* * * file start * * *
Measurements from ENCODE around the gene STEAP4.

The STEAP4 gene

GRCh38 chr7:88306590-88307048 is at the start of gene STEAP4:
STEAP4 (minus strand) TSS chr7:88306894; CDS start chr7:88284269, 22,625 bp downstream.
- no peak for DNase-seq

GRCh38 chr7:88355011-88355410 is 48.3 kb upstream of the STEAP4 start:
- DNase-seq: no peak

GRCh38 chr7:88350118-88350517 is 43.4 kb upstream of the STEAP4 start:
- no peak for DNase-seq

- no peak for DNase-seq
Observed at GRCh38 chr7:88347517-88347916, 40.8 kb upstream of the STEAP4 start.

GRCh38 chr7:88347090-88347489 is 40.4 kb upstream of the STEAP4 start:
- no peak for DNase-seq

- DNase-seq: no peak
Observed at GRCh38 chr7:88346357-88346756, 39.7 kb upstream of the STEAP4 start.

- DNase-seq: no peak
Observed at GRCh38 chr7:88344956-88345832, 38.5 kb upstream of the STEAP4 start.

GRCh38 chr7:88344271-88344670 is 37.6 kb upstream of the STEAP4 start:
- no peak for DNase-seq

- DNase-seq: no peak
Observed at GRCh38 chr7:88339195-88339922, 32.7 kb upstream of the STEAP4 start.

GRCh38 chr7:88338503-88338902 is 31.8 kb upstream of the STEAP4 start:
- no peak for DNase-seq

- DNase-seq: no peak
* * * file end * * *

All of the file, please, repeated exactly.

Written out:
Measurements from ENCODE around the gene STEAP4.

The STEAP4 gene

GRCh38 chr7:88306590-88307048 is at the start of gene STEAP4:
STEAP4 (minus strand) TSS chr7:88306894; CDS start chr7:88284269, 22,625 bp downstream.
- no peak for DNase-seq

GRCh38 chr7:88355011-88355410 is 48.3 kb upstream of the STEAP4 start:
- DNase-seq: no peak

GRCh38 chr7:88350118-88350517 is 43.4 kb upstream of the STEAP4 start:
- no peak for DNase-seq

- no peak for DNase-seq
Observed at GRCh38 chr7:88347517-88347916, 40.8 kb upstream of the STEAP4 start.

GRCh38 chr7:88347090-88347489 is 40.4 kb upstream of the STEAP4 start:
- no peak for DNase-seq

- DNase-seq: no peak
Observed at GRCh38 chr7:88346357-88346756, 39.7 kb upstream of the STEAP4 start.

- DNase-seq: no peak
Observed at GRCh38 chr7:88344956-88345832, 38.5 kb upstream of the STEAP4 start.

GRCh38 chr7:88344271-88344670 is 37.6 kb upstream of the STEAP4 start:
- no peak for DNase-seq

- DNase-seq: no peak
Observed at GRCh38 chr7:88339195-88339922, 32.7 kb upstream of the STEAP4 start.

GRCh38 chr7:88338503-88338902 is 31.8 kb upstream of the STEAP4 start:
- no peak for DNase-seq

- DNase-seq: no peak